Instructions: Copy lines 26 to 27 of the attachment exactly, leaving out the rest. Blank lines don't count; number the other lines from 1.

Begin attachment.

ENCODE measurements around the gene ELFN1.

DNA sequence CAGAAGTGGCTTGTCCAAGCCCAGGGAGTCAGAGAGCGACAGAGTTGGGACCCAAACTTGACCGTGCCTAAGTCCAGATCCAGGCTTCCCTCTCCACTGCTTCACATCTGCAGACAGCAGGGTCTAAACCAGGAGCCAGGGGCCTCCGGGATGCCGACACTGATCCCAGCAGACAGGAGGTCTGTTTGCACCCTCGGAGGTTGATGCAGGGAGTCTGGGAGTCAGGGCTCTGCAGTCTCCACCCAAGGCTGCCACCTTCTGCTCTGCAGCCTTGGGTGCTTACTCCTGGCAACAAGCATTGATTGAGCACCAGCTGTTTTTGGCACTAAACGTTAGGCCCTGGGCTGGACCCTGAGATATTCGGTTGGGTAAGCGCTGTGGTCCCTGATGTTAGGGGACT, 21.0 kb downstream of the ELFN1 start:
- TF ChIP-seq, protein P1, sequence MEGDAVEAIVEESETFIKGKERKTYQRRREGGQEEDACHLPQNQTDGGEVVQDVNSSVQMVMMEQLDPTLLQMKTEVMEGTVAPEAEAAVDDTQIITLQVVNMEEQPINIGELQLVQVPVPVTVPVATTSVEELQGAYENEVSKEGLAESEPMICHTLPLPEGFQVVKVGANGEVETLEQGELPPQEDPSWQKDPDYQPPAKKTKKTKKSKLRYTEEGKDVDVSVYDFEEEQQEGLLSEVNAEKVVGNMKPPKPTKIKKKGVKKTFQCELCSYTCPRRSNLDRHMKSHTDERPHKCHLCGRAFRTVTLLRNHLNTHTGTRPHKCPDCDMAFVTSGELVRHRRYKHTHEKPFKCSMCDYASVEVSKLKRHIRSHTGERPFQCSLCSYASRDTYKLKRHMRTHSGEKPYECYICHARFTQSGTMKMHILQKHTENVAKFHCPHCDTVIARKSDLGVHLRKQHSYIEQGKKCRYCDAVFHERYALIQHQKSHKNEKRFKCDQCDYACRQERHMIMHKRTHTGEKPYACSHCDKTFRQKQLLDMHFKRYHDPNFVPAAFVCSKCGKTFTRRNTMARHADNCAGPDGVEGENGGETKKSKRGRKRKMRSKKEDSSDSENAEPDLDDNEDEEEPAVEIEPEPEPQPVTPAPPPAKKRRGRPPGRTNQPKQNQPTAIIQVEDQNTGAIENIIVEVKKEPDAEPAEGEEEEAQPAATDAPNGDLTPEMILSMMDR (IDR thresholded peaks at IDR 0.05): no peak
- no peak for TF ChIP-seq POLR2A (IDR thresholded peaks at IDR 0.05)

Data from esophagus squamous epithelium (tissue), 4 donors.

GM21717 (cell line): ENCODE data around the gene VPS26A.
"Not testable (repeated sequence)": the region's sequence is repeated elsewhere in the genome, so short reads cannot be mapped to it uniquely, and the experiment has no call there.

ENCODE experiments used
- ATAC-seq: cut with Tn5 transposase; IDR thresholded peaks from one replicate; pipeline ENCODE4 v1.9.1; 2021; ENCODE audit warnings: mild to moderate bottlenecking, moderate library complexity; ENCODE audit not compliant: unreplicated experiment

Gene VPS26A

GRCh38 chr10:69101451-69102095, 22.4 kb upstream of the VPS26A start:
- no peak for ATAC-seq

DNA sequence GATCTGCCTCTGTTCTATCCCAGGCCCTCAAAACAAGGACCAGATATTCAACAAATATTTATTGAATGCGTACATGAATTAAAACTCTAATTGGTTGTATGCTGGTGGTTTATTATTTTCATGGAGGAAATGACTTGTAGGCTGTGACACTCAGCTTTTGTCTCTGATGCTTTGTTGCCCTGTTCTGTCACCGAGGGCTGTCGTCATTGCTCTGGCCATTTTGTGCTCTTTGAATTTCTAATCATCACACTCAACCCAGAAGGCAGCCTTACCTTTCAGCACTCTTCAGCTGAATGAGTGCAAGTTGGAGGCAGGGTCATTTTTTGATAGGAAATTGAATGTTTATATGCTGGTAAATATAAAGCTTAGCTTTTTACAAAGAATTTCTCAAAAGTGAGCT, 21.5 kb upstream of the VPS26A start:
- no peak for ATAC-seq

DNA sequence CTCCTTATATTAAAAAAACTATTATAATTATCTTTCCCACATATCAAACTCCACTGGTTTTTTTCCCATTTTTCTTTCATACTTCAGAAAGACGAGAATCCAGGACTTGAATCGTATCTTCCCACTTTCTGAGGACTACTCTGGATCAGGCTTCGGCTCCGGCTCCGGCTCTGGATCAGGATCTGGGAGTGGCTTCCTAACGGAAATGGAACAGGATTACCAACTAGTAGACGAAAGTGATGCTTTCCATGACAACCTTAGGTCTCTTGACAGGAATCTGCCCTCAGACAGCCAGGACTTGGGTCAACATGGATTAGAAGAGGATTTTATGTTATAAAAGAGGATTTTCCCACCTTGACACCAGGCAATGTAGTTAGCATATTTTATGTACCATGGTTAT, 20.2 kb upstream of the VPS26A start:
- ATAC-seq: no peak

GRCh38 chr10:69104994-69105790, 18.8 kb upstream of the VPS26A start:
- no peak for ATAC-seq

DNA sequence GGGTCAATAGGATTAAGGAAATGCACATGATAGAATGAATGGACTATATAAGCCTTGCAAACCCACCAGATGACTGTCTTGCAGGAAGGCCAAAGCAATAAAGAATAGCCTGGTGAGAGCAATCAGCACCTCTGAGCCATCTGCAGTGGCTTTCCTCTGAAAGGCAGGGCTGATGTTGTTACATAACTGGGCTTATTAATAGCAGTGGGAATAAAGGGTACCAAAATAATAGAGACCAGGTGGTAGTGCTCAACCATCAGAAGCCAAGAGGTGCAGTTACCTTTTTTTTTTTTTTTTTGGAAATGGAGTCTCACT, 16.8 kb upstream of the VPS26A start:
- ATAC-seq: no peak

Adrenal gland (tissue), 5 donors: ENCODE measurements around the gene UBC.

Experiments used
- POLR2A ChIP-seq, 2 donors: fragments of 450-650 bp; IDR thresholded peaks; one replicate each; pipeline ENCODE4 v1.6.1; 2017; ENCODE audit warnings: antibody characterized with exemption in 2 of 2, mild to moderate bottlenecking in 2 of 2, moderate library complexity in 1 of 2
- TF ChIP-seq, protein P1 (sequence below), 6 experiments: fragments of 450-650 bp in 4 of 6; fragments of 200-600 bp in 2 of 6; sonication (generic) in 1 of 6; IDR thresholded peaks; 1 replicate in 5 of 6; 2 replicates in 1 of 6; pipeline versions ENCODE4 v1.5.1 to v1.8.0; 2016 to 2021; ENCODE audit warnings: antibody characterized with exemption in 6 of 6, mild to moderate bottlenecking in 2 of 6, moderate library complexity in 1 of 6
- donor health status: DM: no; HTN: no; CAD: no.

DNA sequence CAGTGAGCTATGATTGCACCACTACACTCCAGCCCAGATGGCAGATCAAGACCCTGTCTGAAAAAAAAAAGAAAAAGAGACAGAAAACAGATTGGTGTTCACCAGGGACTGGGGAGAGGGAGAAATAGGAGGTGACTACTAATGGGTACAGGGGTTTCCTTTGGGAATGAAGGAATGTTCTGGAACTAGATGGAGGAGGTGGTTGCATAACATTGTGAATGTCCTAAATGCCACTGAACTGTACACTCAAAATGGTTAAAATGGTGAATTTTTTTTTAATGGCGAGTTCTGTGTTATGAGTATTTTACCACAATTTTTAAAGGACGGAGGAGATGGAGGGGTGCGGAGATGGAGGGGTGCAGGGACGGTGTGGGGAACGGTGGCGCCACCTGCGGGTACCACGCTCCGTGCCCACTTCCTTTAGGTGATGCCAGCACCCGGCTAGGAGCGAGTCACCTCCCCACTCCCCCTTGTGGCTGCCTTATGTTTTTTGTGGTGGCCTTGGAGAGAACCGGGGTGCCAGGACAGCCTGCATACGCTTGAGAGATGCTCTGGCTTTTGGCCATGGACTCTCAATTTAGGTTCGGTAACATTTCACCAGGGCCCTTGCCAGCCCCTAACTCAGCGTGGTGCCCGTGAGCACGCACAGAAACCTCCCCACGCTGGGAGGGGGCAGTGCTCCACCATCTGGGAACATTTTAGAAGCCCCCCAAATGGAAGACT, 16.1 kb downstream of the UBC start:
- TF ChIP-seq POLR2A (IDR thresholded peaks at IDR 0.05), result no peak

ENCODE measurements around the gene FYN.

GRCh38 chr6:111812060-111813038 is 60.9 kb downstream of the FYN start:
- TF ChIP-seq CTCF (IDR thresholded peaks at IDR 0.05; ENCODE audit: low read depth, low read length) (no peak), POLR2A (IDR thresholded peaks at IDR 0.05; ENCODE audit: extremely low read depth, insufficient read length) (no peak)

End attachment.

DNA sequence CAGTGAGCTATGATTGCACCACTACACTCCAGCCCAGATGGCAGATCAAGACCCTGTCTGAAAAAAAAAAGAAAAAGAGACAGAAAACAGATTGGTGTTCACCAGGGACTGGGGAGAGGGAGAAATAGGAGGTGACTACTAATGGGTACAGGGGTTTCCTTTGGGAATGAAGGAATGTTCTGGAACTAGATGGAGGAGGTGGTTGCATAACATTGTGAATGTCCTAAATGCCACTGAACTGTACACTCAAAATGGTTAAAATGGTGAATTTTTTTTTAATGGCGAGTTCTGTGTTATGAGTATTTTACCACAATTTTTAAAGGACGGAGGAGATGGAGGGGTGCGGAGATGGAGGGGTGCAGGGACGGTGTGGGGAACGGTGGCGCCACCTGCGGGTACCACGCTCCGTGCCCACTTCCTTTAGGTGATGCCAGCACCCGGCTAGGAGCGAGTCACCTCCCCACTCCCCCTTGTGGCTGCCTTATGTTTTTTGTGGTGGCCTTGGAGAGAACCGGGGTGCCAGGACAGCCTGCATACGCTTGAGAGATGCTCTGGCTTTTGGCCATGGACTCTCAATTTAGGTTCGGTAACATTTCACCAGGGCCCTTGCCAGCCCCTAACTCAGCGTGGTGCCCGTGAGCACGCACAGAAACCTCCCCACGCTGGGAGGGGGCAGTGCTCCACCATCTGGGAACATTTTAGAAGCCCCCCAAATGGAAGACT, 16.1 kb downstream of the UBC start:
- TF ChIP-seq POLR2A (IDR thresholded peaks at IDR 0.05), result no peak